My idea of it is something along these lines:

(Please excuse me while I pretend Bitcoin is like JavaScript (hint: it’s not))

Nodeseed = seed_generator();
eligible_nodes = derivation_protocol(prevBlock.Nodebase + Nodeseed, 80);
selected_nodes = [];
x = 0;
while(selected_nodes.length < 40 && x < 80) {
node = eligible_nodes[x];

while(!node.accepted) {
if (node.accepted) {
x += 1;
} else if (timer > 5000) {
x += 1;

  • While transaction fees provide a financial incentive for faster block inclusion, they will not benefit the initial transaction consensus, as there is no financial gain to be made there. Instead, transactions are validated ‘for free’. To still provide some incentive, it could be considered that this builds nodes’ ‘track record’ for trustworthiness, but I’m not quite sure yet how this would/could translate to any benefits.
  • By having each node sign the block, a finalized block can, in theory, contain up to 40 signatures. All signatures can be condensed into a Schnorr multisig if so desired to free up more space in the block.
  • The time-out for consensus (and thus block creation time) has not yet been determined but it would be logical to base this on the network’s mean — or delta — data-transaction speed.
  • In essence, blocks can be created back-to-back: whenever one finishes, consensus on a new one starts (providing the memory pool contains enough transactions to fill one) immediately. This will greatly benefit the speed of the network (and strike at the heart of the issue: scalability).
  • This system will, or at least can, enable blocks faster than the current 10-minute timeframe, further increasing the capacity of the network.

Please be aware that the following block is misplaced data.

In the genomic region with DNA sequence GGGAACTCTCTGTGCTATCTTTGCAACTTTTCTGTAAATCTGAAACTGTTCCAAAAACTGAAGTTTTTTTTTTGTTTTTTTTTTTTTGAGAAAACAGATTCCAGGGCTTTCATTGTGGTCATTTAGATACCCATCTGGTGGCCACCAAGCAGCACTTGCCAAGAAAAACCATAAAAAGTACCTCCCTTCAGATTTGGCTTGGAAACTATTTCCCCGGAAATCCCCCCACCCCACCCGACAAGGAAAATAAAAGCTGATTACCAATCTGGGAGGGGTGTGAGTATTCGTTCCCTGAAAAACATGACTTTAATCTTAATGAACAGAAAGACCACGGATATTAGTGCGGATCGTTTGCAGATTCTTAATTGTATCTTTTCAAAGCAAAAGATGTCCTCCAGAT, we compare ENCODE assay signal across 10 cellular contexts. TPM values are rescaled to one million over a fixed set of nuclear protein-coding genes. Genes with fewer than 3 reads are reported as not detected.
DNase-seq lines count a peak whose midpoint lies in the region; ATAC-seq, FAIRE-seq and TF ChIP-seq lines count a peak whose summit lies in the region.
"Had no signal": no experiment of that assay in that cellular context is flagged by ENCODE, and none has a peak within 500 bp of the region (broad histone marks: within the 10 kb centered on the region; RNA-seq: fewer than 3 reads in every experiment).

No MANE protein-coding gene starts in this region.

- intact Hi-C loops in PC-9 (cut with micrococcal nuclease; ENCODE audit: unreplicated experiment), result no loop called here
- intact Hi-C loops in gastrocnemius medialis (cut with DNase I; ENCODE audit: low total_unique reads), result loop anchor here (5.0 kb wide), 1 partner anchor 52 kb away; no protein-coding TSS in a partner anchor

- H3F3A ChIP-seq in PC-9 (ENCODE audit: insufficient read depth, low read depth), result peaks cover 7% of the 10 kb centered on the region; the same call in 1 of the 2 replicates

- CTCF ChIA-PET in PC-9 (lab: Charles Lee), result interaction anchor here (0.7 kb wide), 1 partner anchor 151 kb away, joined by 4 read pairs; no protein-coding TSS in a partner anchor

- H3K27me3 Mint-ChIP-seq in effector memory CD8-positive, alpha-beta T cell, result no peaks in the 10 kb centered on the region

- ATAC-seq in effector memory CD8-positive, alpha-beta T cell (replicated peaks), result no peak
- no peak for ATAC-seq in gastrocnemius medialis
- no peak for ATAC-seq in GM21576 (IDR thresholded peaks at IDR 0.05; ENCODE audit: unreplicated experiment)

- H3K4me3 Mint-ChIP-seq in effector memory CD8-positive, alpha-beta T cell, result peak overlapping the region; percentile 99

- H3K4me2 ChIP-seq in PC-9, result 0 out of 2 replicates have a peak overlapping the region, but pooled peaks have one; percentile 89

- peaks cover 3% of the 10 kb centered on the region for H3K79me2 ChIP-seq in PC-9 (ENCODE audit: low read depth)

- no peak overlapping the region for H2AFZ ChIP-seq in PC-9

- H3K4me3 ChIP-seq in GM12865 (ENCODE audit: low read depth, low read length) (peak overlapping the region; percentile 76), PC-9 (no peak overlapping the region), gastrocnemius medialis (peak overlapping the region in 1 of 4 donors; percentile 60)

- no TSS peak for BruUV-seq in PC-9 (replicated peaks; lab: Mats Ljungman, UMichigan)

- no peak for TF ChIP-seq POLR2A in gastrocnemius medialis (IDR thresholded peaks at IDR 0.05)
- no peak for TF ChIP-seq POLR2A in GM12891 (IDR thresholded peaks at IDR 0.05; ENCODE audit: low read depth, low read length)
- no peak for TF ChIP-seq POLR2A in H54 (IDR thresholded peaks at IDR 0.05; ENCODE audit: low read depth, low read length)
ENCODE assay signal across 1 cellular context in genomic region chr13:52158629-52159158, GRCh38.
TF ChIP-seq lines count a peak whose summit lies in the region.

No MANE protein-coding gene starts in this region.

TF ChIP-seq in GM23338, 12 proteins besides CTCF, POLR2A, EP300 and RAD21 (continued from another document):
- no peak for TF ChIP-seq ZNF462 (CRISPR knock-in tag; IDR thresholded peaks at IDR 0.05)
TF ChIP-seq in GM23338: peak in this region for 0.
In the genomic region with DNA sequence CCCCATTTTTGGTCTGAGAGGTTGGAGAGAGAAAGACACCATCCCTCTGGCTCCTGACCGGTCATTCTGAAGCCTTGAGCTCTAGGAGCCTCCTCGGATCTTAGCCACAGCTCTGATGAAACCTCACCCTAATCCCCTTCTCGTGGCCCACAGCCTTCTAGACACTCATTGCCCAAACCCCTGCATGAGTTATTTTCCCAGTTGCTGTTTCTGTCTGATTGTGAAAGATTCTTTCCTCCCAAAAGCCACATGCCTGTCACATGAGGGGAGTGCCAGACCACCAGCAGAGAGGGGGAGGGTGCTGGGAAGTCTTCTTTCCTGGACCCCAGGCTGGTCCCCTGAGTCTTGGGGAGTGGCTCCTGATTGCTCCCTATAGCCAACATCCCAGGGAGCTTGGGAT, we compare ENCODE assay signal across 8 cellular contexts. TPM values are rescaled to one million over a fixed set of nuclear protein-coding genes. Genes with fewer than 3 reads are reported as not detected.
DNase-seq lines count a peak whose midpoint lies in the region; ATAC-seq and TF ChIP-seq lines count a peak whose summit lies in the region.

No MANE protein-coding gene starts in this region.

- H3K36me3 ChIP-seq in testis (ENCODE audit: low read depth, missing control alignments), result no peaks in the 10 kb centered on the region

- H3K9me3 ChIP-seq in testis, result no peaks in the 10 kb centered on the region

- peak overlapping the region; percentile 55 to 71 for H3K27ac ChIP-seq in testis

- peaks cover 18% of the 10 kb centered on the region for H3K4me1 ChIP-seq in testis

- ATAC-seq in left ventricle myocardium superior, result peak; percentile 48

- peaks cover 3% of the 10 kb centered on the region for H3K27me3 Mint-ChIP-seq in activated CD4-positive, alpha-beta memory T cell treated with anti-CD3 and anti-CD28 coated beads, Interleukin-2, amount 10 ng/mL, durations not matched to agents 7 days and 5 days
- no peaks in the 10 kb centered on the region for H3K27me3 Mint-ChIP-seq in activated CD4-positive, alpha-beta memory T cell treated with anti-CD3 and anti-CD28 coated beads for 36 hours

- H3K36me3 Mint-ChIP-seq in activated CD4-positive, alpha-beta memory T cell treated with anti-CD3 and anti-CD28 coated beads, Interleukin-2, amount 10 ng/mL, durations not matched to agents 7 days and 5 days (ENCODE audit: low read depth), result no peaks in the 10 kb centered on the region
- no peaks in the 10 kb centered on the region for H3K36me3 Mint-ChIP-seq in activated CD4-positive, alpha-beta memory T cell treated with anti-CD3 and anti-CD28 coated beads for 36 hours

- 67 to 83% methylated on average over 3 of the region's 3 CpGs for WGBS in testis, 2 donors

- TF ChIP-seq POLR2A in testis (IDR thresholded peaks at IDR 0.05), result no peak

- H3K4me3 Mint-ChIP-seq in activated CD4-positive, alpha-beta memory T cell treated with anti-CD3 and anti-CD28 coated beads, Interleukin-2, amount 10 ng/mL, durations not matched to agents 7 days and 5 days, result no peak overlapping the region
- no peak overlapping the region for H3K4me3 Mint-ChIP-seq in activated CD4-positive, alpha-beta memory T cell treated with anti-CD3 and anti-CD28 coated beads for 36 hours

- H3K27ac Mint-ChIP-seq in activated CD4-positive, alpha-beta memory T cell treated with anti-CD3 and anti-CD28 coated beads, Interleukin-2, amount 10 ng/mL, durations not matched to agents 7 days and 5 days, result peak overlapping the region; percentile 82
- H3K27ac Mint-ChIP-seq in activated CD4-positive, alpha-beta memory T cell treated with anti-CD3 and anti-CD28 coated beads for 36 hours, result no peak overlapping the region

• WoC consensus does not rule out ‘click-on systems’ like the Lightning Network, which can still be added on top of this system. But why?
  • To push security to an insane level, another degree (or layer) could be added. Though the gain of ‘asking’ another whopping 81 nodes (making a total of 121 nodes involved with consensus) will most likely be disproportionate to the loss of fault tolerance and decimates rewards.
  • The rewards are slightly variable, in the respect that they can increase if other nodes in a degree fail to validate (by going offline or having other issues that prevent them from partaking in consensus).
  • Corrupt nodes must be penalized, probably in the form of a temporal/permanent ban on consensus participation.

Summary illustration

That’s it (or should I say: congratulations for reaching the end).

Please let me know your thoughts! There are likely a million things I haven’t considered, or rushed by in my complete ignorance; please point them out!


Thanks to Michael Feith for indispensable feedback on my grammar and writing skills, Bart Suichies for being Bart — pointing out the length of this piece before it got way out of hand, and Kalin Nicolov for providing valuable feedback when the idea was still in its hatchling-state (2018)



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Klaas Leussink

Klaas Leussink


a.k.a c_kick/hnldesign. Full-stack developer, full-cack designer